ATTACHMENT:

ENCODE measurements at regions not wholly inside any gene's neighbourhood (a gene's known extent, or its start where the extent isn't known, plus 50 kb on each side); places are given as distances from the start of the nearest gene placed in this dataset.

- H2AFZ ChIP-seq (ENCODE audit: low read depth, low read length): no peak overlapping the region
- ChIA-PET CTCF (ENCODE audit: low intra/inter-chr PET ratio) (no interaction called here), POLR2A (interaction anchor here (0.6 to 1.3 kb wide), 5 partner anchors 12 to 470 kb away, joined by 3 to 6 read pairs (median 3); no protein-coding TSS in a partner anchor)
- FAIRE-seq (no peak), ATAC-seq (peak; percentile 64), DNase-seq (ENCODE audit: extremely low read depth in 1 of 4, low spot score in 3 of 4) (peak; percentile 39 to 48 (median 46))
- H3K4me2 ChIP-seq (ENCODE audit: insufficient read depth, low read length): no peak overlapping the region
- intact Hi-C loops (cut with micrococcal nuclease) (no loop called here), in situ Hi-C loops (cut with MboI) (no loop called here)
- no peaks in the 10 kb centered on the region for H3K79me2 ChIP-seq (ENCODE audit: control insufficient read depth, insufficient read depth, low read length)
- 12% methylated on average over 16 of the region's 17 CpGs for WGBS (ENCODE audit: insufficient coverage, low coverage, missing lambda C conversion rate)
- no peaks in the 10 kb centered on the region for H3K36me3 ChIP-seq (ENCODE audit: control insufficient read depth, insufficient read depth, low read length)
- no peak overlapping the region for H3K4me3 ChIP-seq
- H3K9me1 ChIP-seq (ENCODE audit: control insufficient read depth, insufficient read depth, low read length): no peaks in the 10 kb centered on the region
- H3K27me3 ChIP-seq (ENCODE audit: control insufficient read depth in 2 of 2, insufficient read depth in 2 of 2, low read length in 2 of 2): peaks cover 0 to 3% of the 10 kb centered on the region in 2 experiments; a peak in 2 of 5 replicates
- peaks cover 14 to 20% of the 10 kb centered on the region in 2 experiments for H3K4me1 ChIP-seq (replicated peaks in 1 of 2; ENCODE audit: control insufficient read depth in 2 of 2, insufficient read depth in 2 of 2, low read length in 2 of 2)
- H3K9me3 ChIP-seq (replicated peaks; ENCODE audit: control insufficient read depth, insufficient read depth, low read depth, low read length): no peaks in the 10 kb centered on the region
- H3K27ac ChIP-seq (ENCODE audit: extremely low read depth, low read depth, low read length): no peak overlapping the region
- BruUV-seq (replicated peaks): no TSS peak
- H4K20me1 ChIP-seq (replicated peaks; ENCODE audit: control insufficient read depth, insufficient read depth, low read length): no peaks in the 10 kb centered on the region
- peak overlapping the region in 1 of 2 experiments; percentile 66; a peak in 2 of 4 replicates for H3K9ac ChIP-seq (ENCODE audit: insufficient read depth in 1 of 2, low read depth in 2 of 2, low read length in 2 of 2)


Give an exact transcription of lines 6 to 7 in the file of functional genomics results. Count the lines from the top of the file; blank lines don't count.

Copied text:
- intact Hi-C loops (cut with micrococcal nuclease) (no loop called here), in situ Hi-C loops (cut with MboI) (no loop called here)
- no peaks in the 10 kb centered on the region for H3K79me2 ChIP-seq (ENCODE audit: control insufficient read depth, insufficient read depth, low read length)